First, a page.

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Checkout: El Rancho Marketplace, California Fresh Market thrive on local

The co-branded independent offers three Central California communities the best local products plus a whole lot more. Find out more about it.

Melaina Juntti

April 9, 2024

10 Min Read
California Fresh Marketplace storefront
California Fresh Marketplace

California’s Central Coast is a foodie paradise, boasting a cornucopia of locally grown produce, locally raised meats and wine from local vineyards. German immigrant Helmut Holzheu recognized the region’s edible and drinkable assets back in 1966, launching a butcher shop and market in Solvang to provide these items to local consumers.

That little store, El Rancho Marketplace, is still thriving today. Now owned by Helmut’s son, Alfred Holzheu, it has expanded and evolved over the years while sticking to its local focus.

In 2012, the company established a sister store in Pismo Beach, named California Fresh Market. There, it offered a broader array of natural, organic and specialty items. A third outpost opened in San Luis Obispo four years later, also under the California Fresh Market banner.

Now serving three very different communities, the co-branded independent strives to meet its shoppers’ needs at each location, both with product selection and personalized customer service. This isn’t always easy, especially amidst today’s increasing competition and labor challenges, but company leaders work hard every day to deliver.

New Hope Network sat down with Jon Price, vice president of operations, to learn what makes El Rancho Marketplace and California Fresh Market so successful after almost 60 years in business.

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German immigrant Helmut Holzheu launched El Rancho Marketplace in Solvang, California, nearly 50 years ago to make the region’s abundant produce, wine and meat available to the community.

First, tell me about you. When did you come on board at El Rancho Marketplace and California Fresh Market?

Jon Price: Like a lot of long-term grocery leaders, I started bagging at a young age. I was born and raised on the Air Force base out here, and my first job, at 13, was bagging groceries at the commissary. I kept working there through high school and after. I was a produce manager when I got an offer to come work for El Rancho Marketplace in Solvang under Alfred. I took that job and then just worked my way up through all of the departments, learning the independent side.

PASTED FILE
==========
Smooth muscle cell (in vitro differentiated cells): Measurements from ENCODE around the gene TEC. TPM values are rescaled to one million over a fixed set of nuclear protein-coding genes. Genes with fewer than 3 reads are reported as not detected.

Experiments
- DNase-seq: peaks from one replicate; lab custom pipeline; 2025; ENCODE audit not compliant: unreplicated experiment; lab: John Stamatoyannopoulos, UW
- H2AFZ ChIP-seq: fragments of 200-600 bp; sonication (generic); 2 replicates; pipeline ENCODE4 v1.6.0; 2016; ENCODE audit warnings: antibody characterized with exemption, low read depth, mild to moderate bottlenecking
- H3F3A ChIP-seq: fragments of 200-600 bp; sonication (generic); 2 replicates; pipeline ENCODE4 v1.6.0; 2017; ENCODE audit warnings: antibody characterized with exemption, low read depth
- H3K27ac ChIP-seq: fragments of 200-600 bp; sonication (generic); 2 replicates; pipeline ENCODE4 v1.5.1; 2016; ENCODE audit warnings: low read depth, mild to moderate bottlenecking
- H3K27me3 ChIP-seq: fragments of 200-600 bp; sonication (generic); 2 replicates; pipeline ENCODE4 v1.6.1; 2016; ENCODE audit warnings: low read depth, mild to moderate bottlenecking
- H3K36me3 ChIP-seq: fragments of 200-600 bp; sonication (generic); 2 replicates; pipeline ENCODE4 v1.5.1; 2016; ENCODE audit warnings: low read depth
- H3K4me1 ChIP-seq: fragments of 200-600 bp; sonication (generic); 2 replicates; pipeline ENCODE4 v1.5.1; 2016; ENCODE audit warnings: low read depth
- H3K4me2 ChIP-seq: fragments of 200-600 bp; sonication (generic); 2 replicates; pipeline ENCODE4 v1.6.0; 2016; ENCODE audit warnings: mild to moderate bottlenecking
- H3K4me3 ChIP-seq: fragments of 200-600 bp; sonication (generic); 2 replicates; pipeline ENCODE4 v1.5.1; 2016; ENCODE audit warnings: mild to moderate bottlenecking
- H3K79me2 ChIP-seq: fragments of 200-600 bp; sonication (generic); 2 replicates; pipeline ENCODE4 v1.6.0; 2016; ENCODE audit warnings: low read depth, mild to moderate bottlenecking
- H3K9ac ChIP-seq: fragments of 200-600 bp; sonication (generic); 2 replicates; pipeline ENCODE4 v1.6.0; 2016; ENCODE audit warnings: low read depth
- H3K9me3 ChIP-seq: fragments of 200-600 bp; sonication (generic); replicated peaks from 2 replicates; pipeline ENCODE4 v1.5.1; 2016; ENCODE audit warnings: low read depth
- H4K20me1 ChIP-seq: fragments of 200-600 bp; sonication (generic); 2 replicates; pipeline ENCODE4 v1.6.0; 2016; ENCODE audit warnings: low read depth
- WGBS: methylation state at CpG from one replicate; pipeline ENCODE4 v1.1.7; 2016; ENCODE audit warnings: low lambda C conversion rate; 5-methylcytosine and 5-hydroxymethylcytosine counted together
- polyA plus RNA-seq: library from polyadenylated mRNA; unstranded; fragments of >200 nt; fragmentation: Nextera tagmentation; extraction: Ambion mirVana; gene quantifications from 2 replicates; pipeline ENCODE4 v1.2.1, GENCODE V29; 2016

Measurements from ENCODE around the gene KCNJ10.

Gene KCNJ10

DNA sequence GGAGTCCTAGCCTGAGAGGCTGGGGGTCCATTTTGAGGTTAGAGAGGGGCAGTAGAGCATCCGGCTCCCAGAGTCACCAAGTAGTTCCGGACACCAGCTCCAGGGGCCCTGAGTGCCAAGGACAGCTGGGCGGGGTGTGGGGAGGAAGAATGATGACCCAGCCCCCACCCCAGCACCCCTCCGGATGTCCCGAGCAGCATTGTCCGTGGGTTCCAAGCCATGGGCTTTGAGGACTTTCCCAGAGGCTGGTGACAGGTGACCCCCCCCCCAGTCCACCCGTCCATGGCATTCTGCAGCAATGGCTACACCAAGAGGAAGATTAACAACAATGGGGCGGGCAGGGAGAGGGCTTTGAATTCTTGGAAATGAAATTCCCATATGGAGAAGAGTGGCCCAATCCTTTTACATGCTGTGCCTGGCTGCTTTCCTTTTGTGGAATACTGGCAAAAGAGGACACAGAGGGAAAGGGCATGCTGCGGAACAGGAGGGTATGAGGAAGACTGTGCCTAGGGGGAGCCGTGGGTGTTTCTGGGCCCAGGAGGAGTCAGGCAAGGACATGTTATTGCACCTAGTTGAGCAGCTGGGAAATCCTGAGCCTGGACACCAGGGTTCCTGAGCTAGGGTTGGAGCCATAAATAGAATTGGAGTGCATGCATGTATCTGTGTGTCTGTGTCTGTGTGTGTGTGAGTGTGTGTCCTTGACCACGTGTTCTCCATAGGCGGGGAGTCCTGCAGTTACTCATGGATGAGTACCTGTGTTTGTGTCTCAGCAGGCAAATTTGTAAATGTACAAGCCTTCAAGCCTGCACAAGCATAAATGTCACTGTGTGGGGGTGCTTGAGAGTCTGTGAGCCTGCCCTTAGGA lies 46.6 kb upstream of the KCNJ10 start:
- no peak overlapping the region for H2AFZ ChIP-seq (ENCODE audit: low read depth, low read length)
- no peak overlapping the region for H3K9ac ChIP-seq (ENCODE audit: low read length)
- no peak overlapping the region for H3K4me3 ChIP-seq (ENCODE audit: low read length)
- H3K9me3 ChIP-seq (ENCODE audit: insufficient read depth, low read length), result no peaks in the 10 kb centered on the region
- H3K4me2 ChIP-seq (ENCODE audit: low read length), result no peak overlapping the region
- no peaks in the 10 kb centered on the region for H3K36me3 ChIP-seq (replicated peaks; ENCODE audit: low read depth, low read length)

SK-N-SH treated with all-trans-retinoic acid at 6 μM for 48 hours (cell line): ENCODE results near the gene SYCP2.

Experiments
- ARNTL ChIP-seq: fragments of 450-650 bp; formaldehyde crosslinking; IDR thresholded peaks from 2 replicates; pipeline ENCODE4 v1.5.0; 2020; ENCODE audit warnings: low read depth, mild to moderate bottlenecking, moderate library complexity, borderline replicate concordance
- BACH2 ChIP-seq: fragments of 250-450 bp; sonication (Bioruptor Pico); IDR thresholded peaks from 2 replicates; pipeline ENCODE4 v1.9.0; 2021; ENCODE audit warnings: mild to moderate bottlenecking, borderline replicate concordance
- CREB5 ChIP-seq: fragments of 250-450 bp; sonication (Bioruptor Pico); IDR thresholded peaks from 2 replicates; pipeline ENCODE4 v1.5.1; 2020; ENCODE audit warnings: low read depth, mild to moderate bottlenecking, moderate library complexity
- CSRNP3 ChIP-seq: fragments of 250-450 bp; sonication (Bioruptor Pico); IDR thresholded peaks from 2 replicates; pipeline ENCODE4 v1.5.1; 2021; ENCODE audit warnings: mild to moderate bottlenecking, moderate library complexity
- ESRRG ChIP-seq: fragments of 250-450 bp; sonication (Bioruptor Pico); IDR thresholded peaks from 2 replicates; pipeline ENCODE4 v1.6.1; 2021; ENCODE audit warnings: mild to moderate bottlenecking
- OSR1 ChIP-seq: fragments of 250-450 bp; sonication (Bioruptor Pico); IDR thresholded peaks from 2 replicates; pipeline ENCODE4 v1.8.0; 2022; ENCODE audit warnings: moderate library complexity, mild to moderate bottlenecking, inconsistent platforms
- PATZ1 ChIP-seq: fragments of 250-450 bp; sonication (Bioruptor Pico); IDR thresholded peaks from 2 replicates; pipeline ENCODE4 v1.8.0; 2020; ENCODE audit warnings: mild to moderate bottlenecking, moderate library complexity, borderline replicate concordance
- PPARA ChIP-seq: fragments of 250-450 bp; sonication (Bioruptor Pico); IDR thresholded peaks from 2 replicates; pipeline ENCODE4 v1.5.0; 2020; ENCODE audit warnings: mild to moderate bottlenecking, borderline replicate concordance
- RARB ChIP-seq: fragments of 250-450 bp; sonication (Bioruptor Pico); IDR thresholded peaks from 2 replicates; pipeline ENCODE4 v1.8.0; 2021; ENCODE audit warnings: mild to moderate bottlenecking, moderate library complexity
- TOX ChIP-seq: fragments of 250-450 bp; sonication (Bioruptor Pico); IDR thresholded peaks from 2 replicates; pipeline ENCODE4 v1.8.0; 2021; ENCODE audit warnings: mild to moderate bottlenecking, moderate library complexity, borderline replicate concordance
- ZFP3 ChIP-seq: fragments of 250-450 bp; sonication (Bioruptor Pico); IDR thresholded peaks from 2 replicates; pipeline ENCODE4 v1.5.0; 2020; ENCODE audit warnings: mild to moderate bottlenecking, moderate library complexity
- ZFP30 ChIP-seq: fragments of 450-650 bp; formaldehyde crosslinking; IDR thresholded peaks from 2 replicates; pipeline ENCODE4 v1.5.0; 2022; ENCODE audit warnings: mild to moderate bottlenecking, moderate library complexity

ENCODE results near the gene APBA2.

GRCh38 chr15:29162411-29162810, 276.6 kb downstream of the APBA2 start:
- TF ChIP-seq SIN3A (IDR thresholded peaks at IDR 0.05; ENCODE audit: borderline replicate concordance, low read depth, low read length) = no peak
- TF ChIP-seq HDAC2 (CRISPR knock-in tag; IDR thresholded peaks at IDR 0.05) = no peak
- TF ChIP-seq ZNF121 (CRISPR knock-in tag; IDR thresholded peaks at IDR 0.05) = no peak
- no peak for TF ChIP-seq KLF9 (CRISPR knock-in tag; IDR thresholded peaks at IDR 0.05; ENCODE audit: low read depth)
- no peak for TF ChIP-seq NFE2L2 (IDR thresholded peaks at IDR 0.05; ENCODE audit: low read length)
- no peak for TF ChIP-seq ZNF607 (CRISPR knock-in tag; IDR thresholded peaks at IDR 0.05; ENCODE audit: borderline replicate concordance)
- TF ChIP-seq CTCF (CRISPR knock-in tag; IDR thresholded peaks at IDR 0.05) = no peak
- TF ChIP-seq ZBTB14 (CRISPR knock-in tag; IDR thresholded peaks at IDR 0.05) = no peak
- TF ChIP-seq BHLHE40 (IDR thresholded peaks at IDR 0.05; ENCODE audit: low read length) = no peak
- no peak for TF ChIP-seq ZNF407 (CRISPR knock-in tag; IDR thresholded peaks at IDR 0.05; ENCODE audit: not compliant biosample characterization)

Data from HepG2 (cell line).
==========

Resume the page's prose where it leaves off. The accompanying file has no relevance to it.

Then I stepped away from the company for a few years. I worked for a couple of wholesalers and then for another group of stores down in Ojai. I helped that group grow, then I came back home to this company in 2019.

Now as vice president of operations, do you oversee all three locations?

JP: I oversee all three stores and have a management team below me of general managers, department specialists, an IT manager and other key roles. It’s a robust team, and we’re growing it so that hopefully, eventually, we can get into another store location.

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JP: It’s a bit complicated. When we opened the Pismo store, we opened it under the El Rancho banner, but it didn’t do well. El Rancho Marketplace had been in the Santa Ynez Valley for 30 years or more by that point, but in Pismo, the name didn’t get recognized or make the impact that we thought it would. So we went through a name-change process.

We’d always had in California Fresh–branded products in our stores—it was a private label for some of the fresh foods we made—so the owners and management team came up with California Fresh Market. Once they changed the name, that was a game-changer for the company. The impact was pretty surprising.

Do the two banners differ in terms of product assortment?

JP: They are very similar. The Pismo location is probably more of the hybrid crossover store than Solvang. At Solvang, we have a lot of meat and potatoes, steak, ranchers, the whole cowboy industry and horse industry out here. It’s also a much smaller store at 28,000 square feet, and we try to fit a lot in.

In Pismo, where we have 34,000 square feet, we’re able to expand a lot more into natural and specialty, and that’s what that area demands. When we went into Pismo, we knew that, so we added a wellness department, which we don’t have in our other locations.

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And then some of the other departments are just expanded. We have smaller versions of them in Solvang and SLO, but Pismo is a more open store and we’re able to do bigger cases and displays. It gives us the opportunity to try new things. We usually pilot programs in Pismo, and if they work out, we try to come up with smaller versions for the other stores.

Jon Price, vice president of operations at California Fresh Market. Photo: LinkedIn

How does the San Luis Obispo location fit into that matrix?

JP: SLO is definitely more on the side of Pismo in terms of natural, specialty, wellness, healthy, etc. But our base programs are still very similar to the other stores. We have a big hot-food bar, a self-service wing bar, a great salad bar. You can get your favorite high-end supplements, but you can also get fried chicken.

But there is a lot we’re still learning. SLO is a college town, so the seasonality of the college kids coming in and out, the buying trends and patterns, we’re still figuring all that out, to be honest. We want to support the community when its full and things are happening, but also be a presence when it’s just the everyday customer [in town] and still offer all of the cool things that we do. It’s a tough go, but we’re figuring it out.